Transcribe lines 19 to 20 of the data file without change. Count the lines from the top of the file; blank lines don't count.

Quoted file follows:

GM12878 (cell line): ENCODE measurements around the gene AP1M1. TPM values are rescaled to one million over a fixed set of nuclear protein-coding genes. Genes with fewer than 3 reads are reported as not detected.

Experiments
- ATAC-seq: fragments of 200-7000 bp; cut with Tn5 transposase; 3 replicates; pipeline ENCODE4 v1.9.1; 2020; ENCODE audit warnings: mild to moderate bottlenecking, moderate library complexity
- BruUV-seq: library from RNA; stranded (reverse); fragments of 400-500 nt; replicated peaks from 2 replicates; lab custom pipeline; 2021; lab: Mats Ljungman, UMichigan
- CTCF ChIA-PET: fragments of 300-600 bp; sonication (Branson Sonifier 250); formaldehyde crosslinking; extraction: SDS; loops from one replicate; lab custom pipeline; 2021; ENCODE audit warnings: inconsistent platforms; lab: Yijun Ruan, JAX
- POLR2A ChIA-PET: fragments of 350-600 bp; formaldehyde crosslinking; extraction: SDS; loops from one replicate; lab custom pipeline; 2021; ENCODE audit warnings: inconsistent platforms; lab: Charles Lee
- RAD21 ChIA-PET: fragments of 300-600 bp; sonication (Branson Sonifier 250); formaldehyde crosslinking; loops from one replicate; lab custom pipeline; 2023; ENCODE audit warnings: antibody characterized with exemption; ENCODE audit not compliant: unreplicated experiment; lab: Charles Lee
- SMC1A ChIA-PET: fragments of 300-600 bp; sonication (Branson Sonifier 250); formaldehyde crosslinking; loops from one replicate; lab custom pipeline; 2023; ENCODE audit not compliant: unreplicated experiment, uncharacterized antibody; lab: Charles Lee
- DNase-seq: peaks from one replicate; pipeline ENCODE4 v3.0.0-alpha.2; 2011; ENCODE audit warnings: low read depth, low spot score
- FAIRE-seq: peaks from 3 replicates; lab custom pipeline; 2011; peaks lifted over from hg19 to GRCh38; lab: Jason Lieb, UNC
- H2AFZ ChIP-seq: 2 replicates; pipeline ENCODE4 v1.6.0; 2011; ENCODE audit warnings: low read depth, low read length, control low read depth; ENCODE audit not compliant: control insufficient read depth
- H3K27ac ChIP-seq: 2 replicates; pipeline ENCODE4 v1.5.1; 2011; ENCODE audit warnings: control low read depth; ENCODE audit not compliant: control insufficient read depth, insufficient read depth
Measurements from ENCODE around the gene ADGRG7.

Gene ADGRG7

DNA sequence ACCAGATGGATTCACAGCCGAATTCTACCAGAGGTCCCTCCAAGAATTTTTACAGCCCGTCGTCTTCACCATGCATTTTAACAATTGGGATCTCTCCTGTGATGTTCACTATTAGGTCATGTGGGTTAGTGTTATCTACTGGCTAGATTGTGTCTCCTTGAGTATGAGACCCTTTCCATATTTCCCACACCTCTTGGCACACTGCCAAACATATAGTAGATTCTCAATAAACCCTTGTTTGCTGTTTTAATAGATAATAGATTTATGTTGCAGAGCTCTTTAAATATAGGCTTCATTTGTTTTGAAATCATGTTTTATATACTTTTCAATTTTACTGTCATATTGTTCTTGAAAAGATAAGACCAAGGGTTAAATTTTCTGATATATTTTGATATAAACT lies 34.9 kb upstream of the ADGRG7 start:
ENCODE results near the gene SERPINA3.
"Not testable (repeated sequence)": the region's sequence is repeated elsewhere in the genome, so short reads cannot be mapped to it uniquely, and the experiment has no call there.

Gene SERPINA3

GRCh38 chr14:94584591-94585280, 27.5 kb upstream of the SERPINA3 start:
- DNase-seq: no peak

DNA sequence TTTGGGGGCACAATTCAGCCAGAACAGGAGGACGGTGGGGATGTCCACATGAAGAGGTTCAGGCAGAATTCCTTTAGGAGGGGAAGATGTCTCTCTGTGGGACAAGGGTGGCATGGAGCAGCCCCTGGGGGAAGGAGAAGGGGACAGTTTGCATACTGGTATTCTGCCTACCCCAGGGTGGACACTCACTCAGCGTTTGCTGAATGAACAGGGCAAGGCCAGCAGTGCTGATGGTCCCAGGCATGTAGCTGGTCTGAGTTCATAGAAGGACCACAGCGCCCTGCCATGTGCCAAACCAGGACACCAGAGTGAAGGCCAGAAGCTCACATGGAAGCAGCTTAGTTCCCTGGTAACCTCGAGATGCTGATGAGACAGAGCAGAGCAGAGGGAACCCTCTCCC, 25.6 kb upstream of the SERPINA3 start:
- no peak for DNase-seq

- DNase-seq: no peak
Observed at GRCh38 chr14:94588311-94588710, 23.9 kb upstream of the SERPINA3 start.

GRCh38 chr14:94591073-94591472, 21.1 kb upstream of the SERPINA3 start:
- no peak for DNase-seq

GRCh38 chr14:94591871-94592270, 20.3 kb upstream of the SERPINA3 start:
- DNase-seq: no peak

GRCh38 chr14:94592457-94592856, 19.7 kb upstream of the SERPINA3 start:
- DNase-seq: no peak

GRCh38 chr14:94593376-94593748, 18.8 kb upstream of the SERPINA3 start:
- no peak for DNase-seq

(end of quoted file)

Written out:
GRCh38 chr14:94584591-94585280, 27.5 kb upstream of the SERPINA3 start:
- DNase-seq: no peak